How to spot incompetent managers in your team

BD bad manager


Our global work environment surely does not subside without the occasional incompetent leader destroying our work motivation. Our Kenyan dynamic organisations are no different. Many professionals have encountered the daunting challenge of adapting to leadership changes.

These transitions, whether anticipated or sudden, have the power to dramatically alter the course of our career and personal well-being. A once thriving job environment, buoyed by collegiality, friendliness, and shared vision, can quickly devolve into a quagmire of inefficiency and discontent under the helm of an ineffectual leader.

The introduction of such a figure into the workplace not only disrupts the established harmony but also poses significant risks to the collective morale and productivity of the team.

The presence of an inept leader at the head of a department or organisation often heralds a period of turmoil and frustration for its members. Employees find themselves grappling with a decline in motivation, increased stress levels, and a pervasive sense of disenfranchisement. The ripple effects of such managers are not confined to the professional sphere alone but extend into personal lives, straining relationships and eroding our cherished work-life balance. It becomes increasingly clear that the repercussions of poor leadership extend far beyond missed targets or declined profits, deeply affecting the individual lives of those within the entity.

While most leadership research and discussions revolve around positive leadership attributes, let us spend today draw the insightful research of Tomas Chamorro-Premuzic. It becomes evident that the root of many organisational woes lies in the distinction between confidence and competence within leadership roles.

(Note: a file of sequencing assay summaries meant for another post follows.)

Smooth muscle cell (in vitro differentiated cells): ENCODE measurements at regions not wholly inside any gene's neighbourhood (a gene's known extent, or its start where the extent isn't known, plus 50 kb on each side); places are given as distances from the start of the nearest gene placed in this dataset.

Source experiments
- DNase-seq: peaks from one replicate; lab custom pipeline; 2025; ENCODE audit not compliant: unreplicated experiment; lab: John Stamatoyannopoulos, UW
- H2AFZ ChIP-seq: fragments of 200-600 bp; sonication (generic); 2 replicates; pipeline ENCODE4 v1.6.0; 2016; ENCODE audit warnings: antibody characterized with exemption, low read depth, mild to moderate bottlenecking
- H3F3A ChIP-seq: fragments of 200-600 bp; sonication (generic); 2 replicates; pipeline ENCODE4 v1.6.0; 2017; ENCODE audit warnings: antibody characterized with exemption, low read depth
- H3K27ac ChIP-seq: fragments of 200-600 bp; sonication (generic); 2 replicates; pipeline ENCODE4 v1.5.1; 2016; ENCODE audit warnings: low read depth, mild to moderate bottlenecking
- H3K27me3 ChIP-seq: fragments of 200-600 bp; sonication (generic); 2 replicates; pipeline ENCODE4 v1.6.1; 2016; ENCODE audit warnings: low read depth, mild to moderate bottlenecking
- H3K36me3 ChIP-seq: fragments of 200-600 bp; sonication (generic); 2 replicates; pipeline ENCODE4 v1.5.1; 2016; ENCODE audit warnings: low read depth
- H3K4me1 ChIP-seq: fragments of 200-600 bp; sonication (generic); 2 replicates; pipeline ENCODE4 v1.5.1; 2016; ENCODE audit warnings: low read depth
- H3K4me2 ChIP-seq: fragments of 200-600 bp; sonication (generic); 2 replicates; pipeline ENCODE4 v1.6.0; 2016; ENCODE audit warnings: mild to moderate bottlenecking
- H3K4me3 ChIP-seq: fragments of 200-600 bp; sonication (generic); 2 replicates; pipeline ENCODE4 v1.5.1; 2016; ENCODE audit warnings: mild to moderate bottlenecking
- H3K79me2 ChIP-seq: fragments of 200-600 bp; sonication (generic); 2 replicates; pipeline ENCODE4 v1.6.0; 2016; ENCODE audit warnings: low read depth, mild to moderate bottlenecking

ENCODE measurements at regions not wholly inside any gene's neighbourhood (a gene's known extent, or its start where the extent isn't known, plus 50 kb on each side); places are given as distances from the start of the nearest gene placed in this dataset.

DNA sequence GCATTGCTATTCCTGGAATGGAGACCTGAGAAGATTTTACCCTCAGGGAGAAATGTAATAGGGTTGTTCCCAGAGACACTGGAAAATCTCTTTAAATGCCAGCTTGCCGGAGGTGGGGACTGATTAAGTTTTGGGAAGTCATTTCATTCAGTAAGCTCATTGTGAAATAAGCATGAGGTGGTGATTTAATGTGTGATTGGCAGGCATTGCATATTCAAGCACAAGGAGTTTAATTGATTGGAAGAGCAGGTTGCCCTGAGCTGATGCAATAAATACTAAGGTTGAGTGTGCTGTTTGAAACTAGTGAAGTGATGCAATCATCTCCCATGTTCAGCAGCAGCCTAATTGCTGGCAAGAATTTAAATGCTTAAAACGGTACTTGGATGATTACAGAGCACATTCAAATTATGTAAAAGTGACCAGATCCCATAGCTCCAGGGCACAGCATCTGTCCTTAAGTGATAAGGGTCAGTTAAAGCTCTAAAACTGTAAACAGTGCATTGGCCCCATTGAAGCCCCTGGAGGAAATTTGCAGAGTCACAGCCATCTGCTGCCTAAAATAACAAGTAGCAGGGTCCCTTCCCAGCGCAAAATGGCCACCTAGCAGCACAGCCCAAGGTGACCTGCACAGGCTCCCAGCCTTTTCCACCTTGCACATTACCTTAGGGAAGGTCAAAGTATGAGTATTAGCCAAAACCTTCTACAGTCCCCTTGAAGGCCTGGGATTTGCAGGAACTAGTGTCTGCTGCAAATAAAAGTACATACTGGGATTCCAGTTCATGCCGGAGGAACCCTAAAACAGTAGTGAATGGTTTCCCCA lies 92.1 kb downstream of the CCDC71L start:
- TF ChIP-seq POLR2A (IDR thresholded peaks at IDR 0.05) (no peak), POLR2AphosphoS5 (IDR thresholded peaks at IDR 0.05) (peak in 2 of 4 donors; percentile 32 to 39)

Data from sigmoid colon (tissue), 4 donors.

The research sheds light on a critical oversight in the evaluation of potential leaders involving the conflation of self-assurance with ability. Such misjudgments have led to the ascendancy of leaders who, despite their assertiveness, lack the necessary skills and awareness to guide their teams to success.

The findings offer a compelling argument for a reevaluation of how we identify and promote individuals into positions of power.

While our East African organisations stand at a crossroads, tasked with the critical responsibility of nurturing an environment where competent leadership thrives, it also calls for a systemic overhaul of the selection process, prioritising traits that truly matter.

We must focus on empathy, integrity, and a genuine aptitude for leadership rather than the unconscious bias preference for confidence that hides a leader’s true skills. By fostering a culture that values the appropriate leadership qualities, companies can ensure that their leadership not only possesses the necessary skills to excel but also aligns with the core values and vision of the firm.

To mitigate the impact of incompetent leadership, organisations must adopt proactive strategies for leadership development entailing offering comprehensive training programmes, mentorship opportunities, and continuous feedback mechanisms to refine the skills of current and aspiring leaders.

Such initiatives not only empower individuals to excel in their roles but also safeguard the company against the pitfalls of unqualified leadership.

The research provides a list of nine insightful questions designed to evaluate the potential effects of a leader on their team. These questions delve into aspects such as self-perception of leadership talent, ability to influence, and susceptibility to overconfidence as follows:

Do you have an exceptional talent for leadership? Would most people want to be like you? Do you rarely make mistakes at work? Are you blessed with a natural charisma? Are you able to achieve anything you want, just by putting your mind to it? Do you have a special gift for playing office politics?

Are you destined to be successful? Is it easier for you to fool people, than for people to fool you? Are you just too talented to fake humility?

By critically assessing candidates against these criteria, organisations can better predict the impact of prospective leaders on team dynamics and overall effectiveness. Arrogant and overconfident leaders cannot help boasting on the above list of nine questions that reliably measure issues and you as the Board, human resources director, or CEO can sift through and pick up these early warning signs.

On the employee side, the path to avoiding the trap of incompetence lies in self-awareness and a commitment to continuous improvement. Engaging in self-reflection, seeking feedback, and actively pursuing professional development opportunities are crucial steps in building a robust leadership profile. By embodying the qualities of effective leadership, individuals can contribute to a positive organisational culture and inspire others to follow suit.

Have a management or leadership issue, question, or challenge? Reach out to Dr Scott through @ScottProfessor on X or email [email protected]

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